WIIKWEMKOONG—Autumn Peltier, an amazing 13-year-old Wiikwemkoong Anishinaabe-kwe has been proving just how effective a passionate heart steeled with courage can be in making changes in the world. For much of her short life, Autumn has been crisscrossing the globe, engaged in a whirlwind tour of speaking engagements where she delivers and impassioned defence of fresh water, the lifeblood of humanity and a precious resource she notes to which too many Indigenous communities around the world, and here at home in Canada and Ontario, do not have access.
Autumn was nominated for the Ontario Junior Citizen of the Year Award by Anishinaabe Nation Grand Council Chief Patrick Madahbee. She travelled to the 54th floor of the TD Tower in Toronto recently where Ontario Lieutenant Governor Elizabeth Dowdeswell presented her with the award.
“We are just ecstatic that Autumn is getting the recognition she so richy deserves,” Said Grand Council Chief Madahbee. “She’s doing great things at the local, national and international level.”
“She was really nice,” said Autumn of the Lieutenant Governor. “She basically told me that she was proud of me and to keep on doing what I am doing.”
Autumn has been meeting many famous people in her travels and speaking engagements, and when asked who has made the biggest impression on her, she hardly hesitates. “Wab Kinew,” she said. “I had a sit down lunch with him and he told me how I could make improvements.” That would be Wabanakwut Kinew MLA, better known as Wab Kinew, who has gone on from being an author, CBC host and celebrity and now the leader of the Manitoba New Democratic Party and Leader of the Opposition in the Legislative Assembly of Manitoba.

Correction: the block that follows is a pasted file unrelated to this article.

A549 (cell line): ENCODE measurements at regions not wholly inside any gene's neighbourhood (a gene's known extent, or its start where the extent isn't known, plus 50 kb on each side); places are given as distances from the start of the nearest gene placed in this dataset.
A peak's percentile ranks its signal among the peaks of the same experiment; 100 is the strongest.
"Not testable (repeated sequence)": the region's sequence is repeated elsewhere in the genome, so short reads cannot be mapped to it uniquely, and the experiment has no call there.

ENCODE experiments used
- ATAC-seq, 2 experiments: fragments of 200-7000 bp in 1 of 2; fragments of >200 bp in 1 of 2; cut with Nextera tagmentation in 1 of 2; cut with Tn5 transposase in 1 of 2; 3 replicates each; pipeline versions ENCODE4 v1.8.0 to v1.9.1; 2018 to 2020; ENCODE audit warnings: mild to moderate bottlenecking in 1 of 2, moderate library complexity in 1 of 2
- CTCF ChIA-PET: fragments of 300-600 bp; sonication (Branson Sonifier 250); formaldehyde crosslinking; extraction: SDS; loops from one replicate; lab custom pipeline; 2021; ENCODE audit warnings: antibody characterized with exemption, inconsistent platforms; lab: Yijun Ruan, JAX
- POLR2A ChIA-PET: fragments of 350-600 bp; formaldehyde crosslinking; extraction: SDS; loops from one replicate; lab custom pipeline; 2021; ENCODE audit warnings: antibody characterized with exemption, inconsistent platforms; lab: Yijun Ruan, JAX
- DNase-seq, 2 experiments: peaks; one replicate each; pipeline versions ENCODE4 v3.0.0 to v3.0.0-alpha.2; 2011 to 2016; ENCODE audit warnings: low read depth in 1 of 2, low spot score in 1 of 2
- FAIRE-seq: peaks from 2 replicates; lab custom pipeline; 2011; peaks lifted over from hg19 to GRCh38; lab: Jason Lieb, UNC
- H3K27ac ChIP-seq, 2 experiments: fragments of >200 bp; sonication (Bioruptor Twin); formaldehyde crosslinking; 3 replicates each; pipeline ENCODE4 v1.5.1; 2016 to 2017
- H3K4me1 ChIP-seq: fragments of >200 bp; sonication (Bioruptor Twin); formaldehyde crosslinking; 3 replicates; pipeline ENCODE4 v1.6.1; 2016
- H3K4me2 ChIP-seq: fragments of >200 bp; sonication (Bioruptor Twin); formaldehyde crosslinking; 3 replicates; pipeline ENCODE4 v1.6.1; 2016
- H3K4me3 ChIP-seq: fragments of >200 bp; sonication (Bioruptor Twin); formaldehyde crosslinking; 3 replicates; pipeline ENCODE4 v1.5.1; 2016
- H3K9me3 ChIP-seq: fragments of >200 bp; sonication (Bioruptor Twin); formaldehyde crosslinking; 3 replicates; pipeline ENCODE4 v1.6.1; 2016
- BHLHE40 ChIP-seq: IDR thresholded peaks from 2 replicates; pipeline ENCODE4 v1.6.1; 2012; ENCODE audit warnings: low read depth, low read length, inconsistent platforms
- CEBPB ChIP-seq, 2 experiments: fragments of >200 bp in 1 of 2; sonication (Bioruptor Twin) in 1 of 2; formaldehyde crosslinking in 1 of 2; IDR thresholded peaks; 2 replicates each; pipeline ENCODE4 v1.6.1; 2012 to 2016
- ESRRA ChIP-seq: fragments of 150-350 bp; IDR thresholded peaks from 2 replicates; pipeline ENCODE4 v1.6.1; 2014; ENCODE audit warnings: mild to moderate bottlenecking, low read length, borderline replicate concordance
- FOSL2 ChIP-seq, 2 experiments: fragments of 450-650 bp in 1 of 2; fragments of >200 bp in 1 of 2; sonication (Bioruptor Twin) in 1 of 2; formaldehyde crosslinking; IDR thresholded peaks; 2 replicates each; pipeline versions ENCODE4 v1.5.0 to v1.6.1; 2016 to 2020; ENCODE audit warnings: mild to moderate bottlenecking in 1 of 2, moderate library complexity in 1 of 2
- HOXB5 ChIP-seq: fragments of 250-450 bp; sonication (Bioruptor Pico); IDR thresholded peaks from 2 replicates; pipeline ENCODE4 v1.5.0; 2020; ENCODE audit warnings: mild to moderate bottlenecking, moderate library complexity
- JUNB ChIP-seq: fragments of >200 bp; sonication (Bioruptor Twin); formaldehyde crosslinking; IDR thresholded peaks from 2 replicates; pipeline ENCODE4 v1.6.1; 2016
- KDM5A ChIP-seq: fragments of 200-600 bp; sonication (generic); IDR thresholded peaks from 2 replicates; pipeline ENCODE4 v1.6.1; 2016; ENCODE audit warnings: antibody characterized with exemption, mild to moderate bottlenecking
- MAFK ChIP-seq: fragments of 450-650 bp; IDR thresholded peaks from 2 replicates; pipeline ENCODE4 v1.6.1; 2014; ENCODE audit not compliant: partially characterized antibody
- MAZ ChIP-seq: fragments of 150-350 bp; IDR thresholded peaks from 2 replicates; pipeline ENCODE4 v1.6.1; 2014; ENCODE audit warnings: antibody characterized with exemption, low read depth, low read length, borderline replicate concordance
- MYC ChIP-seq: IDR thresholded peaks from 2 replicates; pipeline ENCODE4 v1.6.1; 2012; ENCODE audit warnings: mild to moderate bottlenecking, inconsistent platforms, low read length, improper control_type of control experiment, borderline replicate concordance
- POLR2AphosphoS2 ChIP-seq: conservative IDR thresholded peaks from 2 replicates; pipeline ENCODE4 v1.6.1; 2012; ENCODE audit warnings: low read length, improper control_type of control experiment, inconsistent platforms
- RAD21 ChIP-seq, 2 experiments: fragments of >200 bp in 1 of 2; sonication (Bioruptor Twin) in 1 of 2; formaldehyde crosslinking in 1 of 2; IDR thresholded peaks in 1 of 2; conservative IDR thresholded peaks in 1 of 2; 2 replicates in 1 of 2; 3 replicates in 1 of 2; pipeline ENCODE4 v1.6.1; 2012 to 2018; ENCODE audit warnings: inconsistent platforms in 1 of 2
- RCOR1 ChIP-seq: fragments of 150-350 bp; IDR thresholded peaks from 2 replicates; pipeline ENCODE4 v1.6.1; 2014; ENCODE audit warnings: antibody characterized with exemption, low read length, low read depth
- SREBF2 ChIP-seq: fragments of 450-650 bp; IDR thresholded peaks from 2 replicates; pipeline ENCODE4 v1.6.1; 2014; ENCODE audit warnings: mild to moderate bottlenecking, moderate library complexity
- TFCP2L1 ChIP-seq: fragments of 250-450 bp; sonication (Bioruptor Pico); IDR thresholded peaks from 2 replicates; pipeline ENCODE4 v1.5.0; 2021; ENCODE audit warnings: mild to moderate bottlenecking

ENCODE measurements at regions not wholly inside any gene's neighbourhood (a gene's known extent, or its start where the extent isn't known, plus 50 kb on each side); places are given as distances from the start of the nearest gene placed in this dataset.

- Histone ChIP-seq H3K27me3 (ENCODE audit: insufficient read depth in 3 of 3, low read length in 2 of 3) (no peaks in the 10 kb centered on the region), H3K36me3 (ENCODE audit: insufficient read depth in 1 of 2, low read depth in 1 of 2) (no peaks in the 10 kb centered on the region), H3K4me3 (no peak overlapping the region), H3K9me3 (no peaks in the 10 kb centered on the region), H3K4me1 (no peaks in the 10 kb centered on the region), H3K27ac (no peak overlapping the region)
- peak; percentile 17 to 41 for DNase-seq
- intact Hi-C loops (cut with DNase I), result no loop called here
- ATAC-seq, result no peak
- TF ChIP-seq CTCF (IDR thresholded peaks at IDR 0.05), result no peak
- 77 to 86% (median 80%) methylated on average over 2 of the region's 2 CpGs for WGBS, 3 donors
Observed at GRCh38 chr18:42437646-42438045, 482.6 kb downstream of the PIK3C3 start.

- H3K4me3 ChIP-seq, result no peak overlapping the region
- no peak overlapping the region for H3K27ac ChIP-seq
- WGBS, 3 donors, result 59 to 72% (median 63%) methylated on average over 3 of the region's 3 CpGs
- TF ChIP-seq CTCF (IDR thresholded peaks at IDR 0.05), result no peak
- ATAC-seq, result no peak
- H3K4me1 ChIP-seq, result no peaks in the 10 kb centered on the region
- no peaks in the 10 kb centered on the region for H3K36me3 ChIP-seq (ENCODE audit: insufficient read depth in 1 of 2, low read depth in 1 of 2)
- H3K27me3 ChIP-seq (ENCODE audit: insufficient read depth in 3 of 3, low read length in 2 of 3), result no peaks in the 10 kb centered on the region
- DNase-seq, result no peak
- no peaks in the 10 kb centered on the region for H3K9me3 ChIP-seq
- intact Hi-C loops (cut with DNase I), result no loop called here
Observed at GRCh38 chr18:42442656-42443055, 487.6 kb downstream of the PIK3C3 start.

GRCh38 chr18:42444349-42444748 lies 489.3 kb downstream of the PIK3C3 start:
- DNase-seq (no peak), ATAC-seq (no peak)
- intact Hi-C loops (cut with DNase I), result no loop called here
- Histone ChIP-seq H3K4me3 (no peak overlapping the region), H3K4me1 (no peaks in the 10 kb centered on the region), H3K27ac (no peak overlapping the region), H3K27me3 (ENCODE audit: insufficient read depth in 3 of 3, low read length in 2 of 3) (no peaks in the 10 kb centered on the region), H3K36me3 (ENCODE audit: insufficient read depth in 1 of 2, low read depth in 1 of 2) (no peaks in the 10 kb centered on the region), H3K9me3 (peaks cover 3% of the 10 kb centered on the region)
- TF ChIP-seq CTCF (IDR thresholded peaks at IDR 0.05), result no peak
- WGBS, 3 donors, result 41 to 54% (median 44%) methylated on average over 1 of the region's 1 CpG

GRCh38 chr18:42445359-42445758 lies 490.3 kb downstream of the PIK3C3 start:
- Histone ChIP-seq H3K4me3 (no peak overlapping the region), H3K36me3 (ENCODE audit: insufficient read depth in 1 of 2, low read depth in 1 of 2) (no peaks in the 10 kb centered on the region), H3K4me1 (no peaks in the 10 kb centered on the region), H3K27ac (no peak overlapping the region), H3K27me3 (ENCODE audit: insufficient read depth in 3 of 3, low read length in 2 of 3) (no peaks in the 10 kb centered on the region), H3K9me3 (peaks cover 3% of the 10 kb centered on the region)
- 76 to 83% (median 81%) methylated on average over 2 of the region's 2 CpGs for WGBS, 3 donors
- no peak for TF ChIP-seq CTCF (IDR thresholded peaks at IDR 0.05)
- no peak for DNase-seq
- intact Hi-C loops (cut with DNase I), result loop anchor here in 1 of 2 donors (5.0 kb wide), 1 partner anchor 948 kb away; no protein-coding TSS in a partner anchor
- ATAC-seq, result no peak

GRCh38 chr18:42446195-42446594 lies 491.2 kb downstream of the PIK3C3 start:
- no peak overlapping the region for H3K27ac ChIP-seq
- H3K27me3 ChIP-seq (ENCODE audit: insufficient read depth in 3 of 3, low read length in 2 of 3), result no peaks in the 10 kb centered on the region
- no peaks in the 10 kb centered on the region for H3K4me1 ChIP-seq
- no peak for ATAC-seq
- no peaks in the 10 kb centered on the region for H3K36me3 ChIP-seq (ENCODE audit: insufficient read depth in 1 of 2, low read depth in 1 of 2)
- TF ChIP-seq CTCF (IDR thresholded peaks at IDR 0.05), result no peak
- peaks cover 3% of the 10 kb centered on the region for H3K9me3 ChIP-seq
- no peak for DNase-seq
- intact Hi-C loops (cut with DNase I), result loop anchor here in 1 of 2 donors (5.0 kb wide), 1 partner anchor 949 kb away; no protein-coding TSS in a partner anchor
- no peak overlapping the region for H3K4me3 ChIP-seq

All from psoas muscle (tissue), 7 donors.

Mr. Kinew gave Autumn tips on how she could improve her speaking style and delivery. Mr. Kinew is one of the country’s most engaging and accomplished public speakers and communicators. Those tips will be coming in very handy, Autumn is due to address the United Nations this week.
Asked what message she will bring to that august body, Autumn replies with a confidence that belies her years. “Basically I will bring the message that there are many First Nations that can’t drink their water,” she said. “The United Nations made a 10-year commitment to protect global drinking water, I will hold them accountable for what they have promised.”
Autumn wears her regalia while she speaks and there is a reason for that. “When I wear my regalia I am making a statement as an Anishinaabe-kwe, I am there representing our people and our culture.”
Autumn can’t tell you how many speaking engagements she has had up to now. “I can tell you it is more than I can count,” she laughs.
As to what her classmates think of her hard won fame? “They are totally supportive of the work I am doing,” she said. More speaking engagements stretch out before her in the coming months, and most likely years, but Autumn is determined to bring her message of protecting the world’s fresh water supplies and her people’s access to it to as many audiences as possible. She is Manitoulin Island’s contribution to the outstanding youth of our province and our country and The Expositor and the Ontario Community Newspaper Association is honoured to have been able to be part of recognizing her efforts as an Ontario Junior Citizen of the Year for 2018.